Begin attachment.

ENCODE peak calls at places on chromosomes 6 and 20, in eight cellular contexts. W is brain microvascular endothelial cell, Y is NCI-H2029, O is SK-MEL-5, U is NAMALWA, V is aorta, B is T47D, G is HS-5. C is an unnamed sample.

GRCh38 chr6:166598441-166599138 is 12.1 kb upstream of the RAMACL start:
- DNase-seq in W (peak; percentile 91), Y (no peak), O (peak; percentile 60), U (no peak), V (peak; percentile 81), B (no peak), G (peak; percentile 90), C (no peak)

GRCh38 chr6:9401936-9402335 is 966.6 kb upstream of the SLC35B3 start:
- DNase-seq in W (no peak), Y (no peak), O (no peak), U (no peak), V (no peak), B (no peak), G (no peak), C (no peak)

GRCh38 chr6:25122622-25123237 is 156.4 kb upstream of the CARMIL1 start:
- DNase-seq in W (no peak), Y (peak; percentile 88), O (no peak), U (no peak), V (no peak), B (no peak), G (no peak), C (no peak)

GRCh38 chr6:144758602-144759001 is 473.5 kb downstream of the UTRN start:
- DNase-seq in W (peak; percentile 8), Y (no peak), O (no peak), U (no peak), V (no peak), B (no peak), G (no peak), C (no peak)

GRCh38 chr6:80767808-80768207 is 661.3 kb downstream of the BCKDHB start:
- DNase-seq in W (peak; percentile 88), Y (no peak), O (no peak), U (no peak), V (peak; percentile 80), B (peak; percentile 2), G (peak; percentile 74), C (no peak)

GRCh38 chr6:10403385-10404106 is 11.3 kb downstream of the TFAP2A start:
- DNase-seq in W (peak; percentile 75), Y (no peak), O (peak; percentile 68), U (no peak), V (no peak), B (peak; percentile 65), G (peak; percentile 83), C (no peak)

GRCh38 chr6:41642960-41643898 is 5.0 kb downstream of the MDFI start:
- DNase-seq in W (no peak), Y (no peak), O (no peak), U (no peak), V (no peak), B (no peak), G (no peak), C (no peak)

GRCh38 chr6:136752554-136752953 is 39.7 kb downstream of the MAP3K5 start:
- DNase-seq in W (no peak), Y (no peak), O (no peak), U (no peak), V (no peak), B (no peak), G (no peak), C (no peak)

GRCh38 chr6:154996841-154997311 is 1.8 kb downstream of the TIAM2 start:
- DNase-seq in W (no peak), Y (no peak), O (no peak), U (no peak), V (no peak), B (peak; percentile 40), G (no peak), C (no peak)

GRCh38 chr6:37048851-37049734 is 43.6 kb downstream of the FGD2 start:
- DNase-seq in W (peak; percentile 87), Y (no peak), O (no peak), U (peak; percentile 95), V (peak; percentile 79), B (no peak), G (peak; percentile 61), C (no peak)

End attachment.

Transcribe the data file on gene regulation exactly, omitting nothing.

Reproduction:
ENCODE peak calls at places on chromosomes 6 and 20, in eight cellular contexts. W is brain microvascular endothelial cell, Y is NCI-H2029, O is SK-MEL-5, U is NAMALWA, V is aorta, B is T47D, G is HS-5. C is an unnamed sample.

GRCh38 chr6:166598441-166599138 is 12.1 kb upstream of the RAMACL start:
- DNase-seq in W (peak; percentile 91), Y (no peak), O (peak; percentile 60), U (no peak), V (peak; percentile 81), B (no peak), G (peak; percentile 90), C (no peak)

GRCh38 chr6:9401936-9402335 is 966.6 kb upstream of the SLC35B3 start:
- DNase-seq in W (no peak), Y (no peak), O (no peak), U (no peak), V (no peak), B (no peak), G (no peak), C (no peak)

GRCh38 chr6:25122622-25123237 is 156.4 kb upstream of the CARMIL1 start:
- DNase-seq in W (no peak), Y (peak; percentile 88), O (no peak), U (no peak), V (no peak), B (no peak), G (no peak), C (no peak)

GRCh38 chr6:144758602-144759001 is 473.5 kb downstream of the UTRN start:
- DNase-seq in W (peak; percentile 8), Y (no peak), O (no peak), U (no peak), V (no peak), B (no peak), G (no peak), C (no peak)

GRCh38 chr6:80767808-80768207 is 661.3 kb downstream of the BCKDHB start:
- DNase-seq in W (peak; percentile 88), Y (no peak), O (no peak), U (no peak), V (peak; percentile 80), B (peak; percentile 2), G (peak; percentile 74), C (no peak)

GRCh38 chr6:10403385-10404106 is 11.3 kb downstream of the TFAP2A start:
- DNase-seq in W (peak; percentile 75), Y (no peak), O (peak; percentile 68), U (no peak), V (no peak), B (peak; percentile 65), G (peak; percentile 83), C (no peak)

GRCh38 chr6:41642960-41643898 is 5.0 kb downstream of the MDFI start:
- DNase-seq in W (no peak), Y (no peak), O (no peak), U (no peak), V (no peak), B (no peak), G (no peak), C (no peak)

GRCh38 chr6:136752554-136752953 is 39.7 kb downstream of the MAP3K5 start:
- DNase-seq in W (no peak), Y (no peak), O (no peak), U (no peak), V (no peak), B (no peak), G (no peak), C (no peak)

GRCh38 chr6:154996841-154997311 is 1.8 kb downstream of the TIAM2 start:
- DNase-seq in W (no peak), Y (no peak), O (no peak), U (no peak), V (no peak), B (peak; percentile 40), G (no peak), C (no peak)

GRCh38 chr6:37048851-37049734 is 43.6 kb downstream of the FGD2 start:
- DNase-seq in W (peak; percentile 87), Y (no peak), O (no peak), U (peak; percentile 95), V (peak; percentile 79), B (no peak), G (peak; percentile 61), C (no peak)